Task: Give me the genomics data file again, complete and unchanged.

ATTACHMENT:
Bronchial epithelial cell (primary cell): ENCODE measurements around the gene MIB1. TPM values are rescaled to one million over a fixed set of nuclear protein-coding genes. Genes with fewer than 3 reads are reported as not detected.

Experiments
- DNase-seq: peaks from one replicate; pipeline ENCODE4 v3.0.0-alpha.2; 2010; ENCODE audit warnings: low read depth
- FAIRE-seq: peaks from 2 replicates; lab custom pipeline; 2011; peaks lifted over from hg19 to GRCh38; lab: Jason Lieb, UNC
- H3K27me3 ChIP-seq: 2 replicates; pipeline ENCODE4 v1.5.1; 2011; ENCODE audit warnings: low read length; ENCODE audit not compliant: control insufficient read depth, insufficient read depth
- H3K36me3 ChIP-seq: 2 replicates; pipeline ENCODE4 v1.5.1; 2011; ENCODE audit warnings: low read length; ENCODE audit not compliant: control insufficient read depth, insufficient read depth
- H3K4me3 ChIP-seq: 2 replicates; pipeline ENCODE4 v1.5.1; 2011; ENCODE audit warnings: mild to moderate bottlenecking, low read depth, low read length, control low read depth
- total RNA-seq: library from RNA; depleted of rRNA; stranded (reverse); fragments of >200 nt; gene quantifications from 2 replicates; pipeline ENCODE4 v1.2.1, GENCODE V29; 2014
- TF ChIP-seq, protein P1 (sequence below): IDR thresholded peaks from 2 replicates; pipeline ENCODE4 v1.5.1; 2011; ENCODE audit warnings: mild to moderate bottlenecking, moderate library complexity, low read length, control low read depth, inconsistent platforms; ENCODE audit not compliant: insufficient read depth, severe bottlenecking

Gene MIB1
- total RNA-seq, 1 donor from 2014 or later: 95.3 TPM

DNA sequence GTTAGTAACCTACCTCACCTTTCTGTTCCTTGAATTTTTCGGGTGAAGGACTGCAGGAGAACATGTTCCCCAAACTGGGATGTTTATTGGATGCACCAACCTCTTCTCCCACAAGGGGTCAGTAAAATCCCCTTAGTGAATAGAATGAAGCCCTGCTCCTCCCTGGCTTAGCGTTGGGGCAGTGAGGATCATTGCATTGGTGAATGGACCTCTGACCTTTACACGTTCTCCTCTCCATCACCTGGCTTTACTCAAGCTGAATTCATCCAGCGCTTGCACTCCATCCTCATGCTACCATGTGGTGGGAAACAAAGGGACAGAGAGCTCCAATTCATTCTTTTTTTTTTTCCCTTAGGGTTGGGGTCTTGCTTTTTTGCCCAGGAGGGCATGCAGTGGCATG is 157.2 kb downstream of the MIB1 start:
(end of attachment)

Bronchial epithelial cell (primary cell): ENCODE measurements around the gene MIB1. TPM values are rescaled to one million over a fixed set of nuclear protein-coding genes. Genes with fewer than 3 reads are reported as not detected.

Experiments
- DNase-seq: peaks from one replicate; pipeline ENCODE4 v3.0.0-alpha.2; 2010; ENCODE audit warnings: low read depth
- FAIRE-seq: peaks from 2 replicates; lab custom pipeline; 2011; peaks lifted over from hg19 to GRCh38; lab: Jason Lieb, UNC
- H3K27me3 ChIP-seq: 2 replicates; pipeline ENCODE4 v1.5.1; 2011; ENCODE audit warnings: low read length; ENCODE audit not compliant: control insufficient read depth, insufficient read depth
- H3K36me3 ChIP-seq: 2 replicates; pipeline ENCODE4 v1.5.1; 2011; ENCODE audit warnings: low read length; ENCODE audit not compliant: control insufficient read depth, insufficient read depth
- H3K4me3 ChIP-seq: 2 replicates; pipeline ENCODE4 v1.5.1; 2011; ENCODE audit warnings: mild to moderate bottlenecking, low read depth, low read length, control low read depth
- total RNA-seq: library from RNA; depleted of rRNA; stranded (reverse); fragments of >200 nt; gene quantifications from 2 replicates; pipeline ENCODE4 v1.2.1, GENCODE V29; 2014
- TF ChIP-seq, protein P1 (sequence below): IDR thresholded peaks from 2 replicates; pipeline ENCODE4 v1.5.1; 2011; ENCODE audit warnings: mild to moderate bottlenecking, moderate library complexity, low read length, control low read depth, inconsistent platforms; ENCODE audit not compliant: insufficient read depth, severe bottlenecking

Gene MIB1
- total RNA-seq, 1 donor from 2014 or later: 95.3 TPM

DNA sequence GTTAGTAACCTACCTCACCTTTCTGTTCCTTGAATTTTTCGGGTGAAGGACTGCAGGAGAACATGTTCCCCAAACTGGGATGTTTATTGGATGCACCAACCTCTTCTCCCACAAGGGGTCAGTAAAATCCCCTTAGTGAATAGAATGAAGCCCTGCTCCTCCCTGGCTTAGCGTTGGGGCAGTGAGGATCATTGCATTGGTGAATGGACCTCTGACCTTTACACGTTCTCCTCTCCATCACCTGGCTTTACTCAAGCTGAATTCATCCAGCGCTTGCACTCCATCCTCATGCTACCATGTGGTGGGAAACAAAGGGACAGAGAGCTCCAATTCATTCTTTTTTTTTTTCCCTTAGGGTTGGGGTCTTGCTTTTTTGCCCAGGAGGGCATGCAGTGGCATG is 157.2 kb downstream of the MIB1 start: